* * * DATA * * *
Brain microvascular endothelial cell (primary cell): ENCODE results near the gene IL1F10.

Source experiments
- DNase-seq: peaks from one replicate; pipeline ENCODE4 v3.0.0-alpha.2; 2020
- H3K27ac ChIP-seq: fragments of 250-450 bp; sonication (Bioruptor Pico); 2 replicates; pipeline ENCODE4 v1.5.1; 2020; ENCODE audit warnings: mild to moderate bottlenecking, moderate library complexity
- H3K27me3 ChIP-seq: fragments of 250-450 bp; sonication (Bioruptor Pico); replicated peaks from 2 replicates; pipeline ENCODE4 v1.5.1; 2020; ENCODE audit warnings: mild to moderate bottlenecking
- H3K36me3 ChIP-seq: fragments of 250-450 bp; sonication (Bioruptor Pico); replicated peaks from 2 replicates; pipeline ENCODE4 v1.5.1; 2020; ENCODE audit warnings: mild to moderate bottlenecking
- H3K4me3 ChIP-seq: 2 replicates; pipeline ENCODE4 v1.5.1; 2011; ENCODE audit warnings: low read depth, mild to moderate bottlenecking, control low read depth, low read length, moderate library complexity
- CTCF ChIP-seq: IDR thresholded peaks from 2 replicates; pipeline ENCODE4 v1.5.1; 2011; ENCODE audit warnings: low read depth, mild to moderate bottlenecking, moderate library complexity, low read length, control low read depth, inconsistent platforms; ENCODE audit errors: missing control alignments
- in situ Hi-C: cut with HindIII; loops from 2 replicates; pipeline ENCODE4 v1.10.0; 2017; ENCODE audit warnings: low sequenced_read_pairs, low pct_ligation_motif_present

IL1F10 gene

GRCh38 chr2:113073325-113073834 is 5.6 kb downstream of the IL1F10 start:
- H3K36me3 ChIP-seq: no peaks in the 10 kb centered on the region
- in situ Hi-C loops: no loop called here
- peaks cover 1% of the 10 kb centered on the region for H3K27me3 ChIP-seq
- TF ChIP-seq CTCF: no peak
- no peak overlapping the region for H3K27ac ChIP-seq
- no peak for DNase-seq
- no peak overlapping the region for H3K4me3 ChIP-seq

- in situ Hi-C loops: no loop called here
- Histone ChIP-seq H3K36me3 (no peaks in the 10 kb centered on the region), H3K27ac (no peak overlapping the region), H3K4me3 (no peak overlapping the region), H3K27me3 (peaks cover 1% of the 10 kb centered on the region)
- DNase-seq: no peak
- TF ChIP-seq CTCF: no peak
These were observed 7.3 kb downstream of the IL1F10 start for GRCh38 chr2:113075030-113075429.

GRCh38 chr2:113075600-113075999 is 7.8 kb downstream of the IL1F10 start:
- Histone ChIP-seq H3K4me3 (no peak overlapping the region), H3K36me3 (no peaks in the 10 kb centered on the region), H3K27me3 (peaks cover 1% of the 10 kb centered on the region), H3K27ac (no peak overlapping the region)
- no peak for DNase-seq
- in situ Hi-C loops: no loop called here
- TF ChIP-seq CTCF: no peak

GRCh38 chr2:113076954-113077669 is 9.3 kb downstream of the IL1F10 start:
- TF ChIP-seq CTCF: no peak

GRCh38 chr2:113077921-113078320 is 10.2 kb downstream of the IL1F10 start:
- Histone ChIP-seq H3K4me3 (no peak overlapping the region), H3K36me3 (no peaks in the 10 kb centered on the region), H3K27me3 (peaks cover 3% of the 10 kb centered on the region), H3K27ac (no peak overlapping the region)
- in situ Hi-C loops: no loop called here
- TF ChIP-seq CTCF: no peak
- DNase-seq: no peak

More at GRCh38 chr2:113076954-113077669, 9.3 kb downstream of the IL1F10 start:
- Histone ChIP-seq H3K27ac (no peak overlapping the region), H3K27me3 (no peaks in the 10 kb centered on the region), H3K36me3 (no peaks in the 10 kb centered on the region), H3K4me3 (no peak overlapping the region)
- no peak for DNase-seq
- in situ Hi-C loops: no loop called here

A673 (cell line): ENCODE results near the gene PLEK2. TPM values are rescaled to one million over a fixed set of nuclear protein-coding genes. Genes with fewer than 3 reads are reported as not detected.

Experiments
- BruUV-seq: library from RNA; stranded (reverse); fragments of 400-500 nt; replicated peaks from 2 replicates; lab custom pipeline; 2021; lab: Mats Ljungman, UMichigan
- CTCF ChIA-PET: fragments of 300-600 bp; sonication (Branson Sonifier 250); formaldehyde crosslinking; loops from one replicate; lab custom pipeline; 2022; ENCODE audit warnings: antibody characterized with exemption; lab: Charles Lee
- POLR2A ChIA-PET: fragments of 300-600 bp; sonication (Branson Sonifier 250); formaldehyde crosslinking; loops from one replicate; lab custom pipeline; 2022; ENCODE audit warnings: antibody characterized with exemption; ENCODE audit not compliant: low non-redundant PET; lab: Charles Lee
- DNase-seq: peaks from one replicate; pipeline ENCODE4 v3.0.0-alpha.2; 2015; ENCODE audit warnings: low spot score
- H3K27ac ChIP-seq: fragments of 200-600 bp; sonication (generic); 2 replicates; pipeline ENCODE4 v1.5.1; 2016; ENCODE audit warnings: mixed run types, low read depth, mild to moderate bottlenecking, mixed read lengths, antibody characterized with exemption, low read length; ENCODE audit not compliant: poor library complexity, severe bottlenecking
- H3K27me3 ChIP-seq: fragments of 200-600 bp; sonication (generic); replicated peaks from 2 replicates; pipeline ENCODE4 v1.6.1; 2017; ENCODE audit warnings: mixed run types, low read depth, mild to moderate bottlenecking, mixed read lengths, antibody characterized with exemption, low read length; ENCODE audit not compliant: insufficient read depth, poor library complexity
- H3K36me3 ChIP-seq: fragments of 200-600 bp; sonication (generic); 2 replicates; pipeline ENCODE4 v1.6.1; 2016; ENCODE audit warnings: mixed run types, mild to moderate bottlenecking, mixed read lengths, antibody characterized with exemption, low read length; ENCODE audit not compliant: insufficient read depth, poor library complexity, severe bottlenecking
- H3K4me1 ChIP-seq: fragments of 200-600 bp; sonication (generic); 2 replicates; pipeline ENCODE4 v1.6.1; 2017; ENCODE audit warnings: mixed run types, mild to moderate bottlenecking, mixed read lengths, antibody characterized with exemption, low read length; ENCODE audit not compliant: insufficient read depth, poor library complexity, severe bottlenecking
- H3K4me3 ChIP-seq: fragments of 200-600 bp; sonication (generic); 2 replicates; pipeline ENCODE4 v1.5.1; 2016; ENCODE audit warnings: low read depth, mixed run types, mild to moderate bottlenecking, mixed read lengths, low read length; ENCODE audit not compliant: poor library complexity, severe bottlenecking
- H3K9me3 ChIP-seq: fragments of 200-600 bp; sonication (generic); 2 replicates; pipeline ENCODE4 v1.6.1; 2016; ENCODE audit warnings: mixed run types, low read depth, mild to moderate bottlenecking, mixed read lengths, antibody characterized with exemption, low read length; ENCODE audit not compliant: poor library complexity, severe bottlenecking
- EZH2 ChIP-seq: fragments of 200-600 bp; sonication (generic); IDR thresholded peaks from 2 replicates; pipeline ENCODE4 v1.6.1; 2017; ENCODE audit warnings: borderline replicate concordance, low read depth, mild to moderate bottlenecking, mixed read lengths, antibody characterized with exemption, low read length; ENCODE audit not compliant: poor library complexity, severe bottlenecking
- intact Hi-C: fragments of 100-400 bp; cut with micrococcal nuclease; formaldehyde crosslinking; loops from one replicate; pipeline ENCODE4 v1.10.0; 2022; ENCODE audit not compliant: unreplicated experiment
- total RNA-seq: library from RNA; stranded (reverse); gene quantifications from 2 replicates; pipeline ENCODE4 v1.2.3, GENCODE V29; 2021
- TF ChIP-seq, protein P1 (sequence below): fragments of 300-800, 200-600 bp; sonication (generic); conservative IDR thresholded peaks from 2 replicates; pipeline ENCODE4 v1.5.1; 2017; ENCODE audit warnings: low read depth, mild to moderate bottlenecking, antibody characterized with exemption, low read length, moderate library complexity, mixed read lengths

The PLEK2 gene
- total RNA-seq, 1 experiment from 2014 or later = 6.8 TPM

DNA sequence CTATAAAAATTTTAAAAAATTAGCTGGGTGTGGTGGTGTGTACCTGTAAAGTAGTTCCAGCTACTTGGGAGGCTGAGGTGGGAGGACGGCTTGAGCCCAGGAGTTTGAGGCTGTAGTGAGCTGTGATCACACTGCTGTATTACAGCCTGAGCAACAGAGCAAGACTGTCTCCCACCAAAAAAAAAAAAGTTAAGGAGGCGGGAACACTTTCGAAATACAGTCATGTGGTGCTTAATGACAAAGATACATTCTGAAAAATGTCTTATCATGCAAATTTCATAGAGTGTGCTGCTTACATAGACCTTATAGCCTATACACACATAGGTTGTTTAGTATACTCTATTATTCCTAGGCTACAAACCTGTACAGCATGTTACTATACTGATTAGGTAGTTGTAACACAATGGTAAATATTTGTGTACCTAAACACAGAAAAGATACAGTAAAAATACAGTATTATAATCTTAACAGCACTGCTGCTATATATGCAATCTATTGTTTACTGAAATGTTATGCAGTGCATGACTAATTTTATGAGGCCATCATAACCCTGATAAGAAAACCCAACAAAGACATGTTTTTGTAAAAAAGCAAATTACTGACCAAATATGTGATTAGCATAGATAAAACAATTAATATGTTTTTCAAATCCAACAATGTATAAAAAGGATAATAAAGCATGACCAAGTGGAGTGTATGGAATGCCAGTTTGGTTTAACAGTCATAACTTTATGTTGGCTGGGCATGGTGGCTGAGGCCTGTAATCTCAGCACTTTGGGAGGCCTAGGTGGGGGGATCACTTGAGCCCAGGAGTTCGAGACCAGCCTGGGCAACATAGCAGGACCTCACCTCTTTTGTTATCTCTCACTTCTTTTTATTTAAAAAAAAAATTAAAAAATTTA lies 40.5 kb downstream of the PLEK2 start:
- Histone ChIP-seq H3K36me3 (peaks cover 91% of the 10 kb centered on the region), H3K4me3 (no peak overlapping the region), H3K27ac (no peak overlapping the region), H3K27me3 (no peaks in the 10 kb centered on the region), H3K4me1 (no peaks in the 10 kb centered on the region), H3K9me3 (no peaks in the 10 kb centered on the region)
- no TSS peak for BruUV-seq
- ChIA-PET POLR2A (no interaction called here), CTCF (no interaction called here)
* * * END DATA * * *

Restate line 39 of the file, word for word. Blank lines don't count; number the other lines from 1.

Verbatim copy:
- in situ Hi-C loops: no loop called here